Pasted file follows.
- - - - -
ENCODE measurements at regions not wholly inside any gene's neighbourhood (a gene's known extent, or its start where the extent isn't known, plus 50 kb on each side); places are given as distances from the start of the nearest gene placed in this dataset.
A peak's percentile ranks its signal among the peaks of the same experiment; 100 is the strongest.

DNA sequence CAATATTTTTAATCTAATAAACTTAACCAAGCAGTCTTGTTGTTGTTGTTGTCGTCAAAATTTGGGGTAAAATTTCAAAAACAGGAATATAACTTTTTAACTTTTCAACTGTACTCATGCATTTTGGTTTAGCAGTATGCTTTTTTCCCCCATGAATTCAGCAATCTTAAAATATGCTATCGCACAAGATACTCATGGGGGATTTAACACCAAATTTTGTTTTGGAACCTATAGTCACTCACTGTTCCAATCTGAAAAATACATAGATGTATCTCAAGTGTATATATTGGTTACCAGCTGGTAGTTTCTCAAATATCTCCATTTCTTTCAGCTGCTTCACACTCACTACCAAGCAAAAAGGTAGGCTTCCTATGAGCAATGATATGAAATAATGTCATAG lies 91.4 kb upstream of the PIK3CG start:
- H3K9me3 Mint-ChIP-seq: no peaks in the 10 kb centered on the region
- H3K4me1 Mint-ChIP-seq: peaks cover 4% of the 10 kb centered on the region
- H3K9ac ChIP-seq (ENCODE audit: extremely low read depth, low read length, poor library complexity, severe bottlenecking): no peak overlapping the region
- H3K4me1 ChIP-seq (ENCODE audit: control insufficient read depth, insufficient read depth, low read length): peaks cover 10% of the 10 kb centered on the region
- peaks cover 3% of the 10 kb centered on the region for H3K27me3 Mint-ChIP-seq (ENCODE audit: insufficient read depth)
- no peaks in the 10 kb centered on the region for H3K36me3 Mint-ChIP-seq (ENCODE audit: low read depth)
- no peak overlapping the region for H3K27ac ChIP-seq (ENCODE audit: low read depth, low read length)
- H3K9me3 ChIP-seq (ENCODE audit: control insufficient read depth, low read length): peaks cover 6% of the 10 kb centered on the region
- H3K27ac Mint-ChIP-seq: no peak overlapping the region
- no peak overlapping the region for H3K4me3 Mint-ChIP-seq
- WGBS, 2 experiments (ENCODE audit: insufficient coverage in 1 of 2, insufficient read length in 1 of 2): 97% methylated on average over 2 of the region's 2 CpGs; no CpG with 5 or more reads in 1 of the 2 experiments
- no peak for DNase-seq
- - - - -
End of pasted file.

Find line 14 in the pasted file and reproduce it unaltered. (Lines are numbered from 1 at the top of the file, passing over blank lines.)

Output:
- WGBS, 2 experiments (ENCODE audit: insufficient coverage in 1 of 2, insufficient read length in 1 of 2): 97% methylated on average over 2 of the region's 2 CpGs; no CpG with 5 or more reads in 1 of the 2 experiments